TORONTO — The soaring rate of new COVID-19 infections has moderated substantially across the country in recent weeks because of anti-pandemic restrictions, health authorities said, as they warned against complacency.
Lockdowns and other measures appear to have had a significant effect in curbing the spread of the novel coronavirus, and they need to stay in place, the Public Health Agency of Canada said in its latest summary.
"We are observing a steady decline in COVID-19 activity," the agency said. "With still-elevated daily case counts, the risk remains that trends could reverse quickly."
To date, Canada has seen more than 810,000 cases, with deaths approaching 21,000. The agency also noted the emergence of new variants of concern, with eight provinces having found new strains.
Despite the slower rise in case numbers, the financial costs of the pandemic remain steep.
Ontario, which has seen an almost 70 per cent plunge in new daily cases in the past month, also said it's one-time pandemic spending had reached $13.3 billion.
The money, from Ottawa, is going to support small business, hospitals and nursing homes, the province said in its third-quarter fiscal update, which also projected a $38.5-billion deficit this year.
"These deficits are not sustainable," Finance Minister Peter Bethlenfalvy said.
The province also said it had now set aside $3.9 billion for further pandemic-related spending.
The severity of the pandemic was brought into sharp relief by a new study reported on Wednesday that COVID-19 is 3.5 times more deadly than influenza. The study, which looked at hospitalizations for the flu between November 2019 and June 2020 in seven large Canadian hospitals, also found COVID patients needed more intensive care treatment and stayed in hospital longer than those with influenza.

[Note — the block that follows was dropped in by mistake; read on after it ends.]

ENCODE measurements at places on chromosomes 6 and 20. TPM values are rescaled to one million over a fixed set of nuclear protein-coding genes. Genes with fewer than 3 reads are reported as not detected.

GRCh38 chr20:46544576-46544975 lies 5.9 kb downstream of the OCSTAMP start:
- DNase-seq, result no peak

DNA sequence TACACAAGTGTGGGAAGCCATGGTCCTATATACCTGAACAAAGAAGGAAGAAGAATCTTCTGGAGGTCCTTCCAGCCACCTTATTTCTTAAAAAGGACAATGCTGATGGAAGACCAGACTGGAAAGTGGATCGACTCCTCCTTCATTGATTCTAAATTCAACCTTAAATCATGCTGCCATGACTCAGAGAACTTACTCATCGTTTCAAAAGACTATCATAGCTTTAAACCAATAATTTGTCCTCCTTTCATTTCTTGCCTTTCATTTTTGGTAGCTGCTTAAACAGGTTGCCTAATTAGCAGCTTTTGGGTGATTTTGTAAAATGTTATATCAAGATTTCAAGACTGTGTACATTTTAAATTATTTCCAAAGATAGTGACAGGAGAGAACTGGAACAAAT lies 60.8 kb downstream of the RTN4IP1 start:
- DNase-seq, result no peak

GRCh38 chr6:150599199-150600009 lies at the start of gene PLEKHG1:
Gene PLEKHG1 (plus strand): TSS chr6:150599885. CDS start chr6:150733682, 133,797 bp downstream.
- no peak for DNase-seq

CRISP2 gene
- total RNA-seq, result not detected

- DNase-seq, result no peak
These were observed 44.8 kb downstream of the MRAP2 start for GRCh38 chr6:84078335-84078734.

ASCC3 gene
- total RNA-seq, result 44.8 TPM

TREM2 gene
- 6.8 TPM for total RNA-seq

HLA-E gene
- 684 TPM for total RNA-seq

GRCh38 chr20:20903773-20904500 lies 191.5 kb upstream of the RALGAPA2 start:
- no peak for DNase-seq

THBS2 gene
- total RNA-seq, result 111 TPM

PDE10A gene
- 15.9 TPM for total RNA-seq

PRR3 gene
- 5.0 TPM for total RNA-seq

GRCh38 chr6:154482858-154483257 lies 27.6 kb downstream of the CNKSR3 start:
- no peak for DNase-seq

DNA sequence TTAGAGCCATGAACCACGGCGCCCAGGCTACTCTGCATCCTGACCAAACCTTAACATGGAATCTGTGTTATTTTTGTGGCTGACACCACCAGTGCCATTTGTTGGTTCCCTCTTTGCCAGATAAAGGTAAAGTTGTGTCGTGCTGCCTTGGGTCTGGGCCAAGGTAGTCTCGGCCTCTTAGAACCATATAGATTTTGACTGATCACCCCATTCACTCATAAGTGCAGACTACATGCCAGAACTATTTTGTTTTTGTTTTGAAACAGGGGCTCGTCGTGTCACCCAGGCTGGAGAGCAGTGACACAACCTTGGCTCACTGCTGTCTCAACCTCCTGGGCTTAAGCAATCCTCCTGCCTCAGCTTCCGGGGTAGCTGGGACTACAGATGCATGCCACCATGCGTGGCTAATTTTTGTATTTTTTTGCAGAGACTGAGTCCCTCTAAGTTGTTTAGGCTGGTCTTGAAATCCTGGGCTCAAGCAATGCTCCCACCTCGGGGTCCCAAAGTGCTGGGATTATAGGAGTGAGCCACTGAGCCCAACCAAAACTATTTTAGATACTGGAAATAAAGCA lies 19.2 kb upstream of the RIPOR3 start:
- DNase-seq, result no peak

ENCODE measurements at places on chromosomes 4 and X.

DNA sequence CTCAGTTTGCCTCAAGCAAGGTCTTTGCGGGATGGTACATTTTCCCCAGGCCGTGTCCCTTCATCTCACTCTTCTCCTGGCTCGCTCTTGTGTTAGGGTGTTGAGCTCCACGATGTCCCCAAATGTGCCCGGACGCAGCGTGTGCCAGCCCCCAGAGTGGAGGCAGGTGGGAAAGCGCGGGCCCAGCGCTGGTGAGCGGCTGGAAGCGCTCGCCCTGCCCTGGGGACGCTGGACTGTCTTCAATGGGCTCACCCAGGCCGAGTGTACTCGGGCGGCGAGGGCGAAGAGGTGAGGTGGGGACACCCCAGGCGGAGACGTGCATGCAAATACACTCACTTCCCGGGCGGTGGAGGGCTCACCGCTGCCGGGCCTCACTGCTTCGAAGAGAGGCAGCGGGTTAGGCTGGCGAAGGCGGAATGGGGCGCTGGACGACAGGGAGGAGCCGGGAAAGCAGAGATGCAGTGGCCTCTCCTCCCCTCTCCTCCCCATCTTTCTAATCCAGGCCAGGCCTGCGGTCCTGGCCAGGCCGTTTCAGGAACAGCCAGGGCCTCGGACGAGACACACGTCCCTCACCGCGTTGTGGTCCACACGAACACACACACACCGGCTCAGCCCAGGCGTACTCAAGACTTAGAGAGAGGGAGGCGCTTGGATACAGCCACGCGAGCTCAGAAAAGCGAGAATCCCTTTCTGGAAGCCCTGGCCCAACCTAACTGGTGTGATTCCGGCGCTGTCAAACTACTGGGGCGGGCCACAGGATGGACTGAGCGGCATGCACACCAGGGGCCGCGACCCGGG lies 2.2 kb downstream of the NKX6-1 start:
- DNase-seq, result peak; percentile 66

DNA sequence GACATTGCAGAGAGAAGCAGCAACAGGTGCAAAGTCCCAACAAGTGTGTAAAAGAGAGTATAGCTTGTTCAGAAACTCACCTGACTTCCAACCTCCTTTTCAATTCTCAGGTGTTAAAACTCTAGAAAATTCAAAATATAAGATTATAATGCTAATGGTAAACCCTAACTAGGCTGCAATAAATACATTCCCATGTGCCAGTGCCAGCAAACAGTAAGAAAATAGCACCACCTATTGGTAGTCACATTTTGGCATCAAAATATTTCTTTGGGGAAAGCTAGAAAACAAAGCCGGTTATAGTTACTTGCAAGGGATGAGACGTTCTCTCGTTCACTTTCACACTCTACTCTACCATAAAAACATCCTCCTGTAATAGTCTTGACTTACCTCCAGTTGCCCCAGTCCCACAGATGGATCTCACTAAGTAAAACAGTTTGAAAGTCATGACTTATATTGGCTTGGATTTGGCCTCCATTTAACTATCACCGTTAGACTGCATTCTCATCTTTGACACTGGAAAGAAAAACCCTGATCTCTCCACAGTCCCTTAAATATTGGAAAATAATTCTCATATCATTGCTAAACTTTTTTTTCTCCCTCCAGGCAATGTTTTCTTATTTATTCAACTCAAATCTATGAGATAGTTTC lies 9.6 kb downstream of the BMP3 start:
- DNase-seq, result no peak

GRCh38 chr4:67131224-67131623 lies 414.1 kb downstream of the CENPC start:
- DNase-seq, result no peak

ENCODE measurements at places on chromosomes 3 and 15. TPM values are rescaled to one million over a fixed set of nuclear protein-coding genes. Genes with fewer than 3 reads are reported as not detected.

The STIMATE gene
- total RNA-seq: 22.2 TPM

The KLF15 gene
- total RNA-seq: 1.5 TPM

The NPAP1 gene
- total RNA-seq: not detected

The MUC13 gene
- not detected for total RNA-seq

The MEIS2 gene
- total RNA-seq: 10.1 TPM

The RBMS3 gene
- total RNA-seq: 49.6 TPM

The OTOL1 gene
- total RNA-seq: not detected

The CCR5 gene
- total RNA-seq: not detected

"We can now say definitively that COVID-19 is much more severe than seasonal influenza," said Dr. Amol Verma, of St. Michael's Hospital and the University of Toronto.
With so many hopes riding on vaccinating our way out of the pandemic, India's Prime Minister Narendra Modi said he told Prime Minister Justin Trudeau that India would try to help Canada get doses.
"Assured him that India would do its best to facilitate supplies of COVID vaccines sought by Canada," Modi tweeted.
Trudeau has only said the two countries were working together against COVID-19.
The pandemic has caused more angst in Newfoundland and Labrador, where an outbreak in the St. John's region erupted in the middle of an election campaign. In the past two days, health officials reported 41 new cases of COVID-19 in the eastern health region, which includes the capital.
The provincial opposition has attacked incumbent Liberal Premier Andrew Furey for calling the vote amidst the pandemic. In response, Furey said on Wednesday that other, harder-hit provinces had voted safely during the health crisis.
"We've seen it in other jurisdictions with a higher burden of the disease," Furey said.
The Newfoundland and Labrador English School District said it was suspending in-class instruction for all kindergarten to Grade 12 schools in the St. John's metro area until Feb. 26.
Despite the overall declines, Ontario still reported 1,072 new infections and 41 more deaths on Wednesday, while Quebec recorded 989 new infections and 34 deaths.
The slower growth of infections prompted Ontario to end a state of emergency and lift restrictions in three regions on Wednesday. The change ended stay-at-home orders and allowed restaurants and non-essential businesses to open their doors.
Remaining Ontario regions — with the exception of the Greater Toronto Area — were similarly set to ease lockdown measures next week. Toronto, Peel Region and York Region could follow suit on Feb. 22 depending on their situations at the time.
"Canadians are urged to remain vigilant and to continue following local public health advice as well as consistently maintaining individual practices that keep us and our families safer," Canada's public health agency said.
This report by The Canadian Press was first published Feb. 10, 2021.
Colin Perkel, The Canadian Press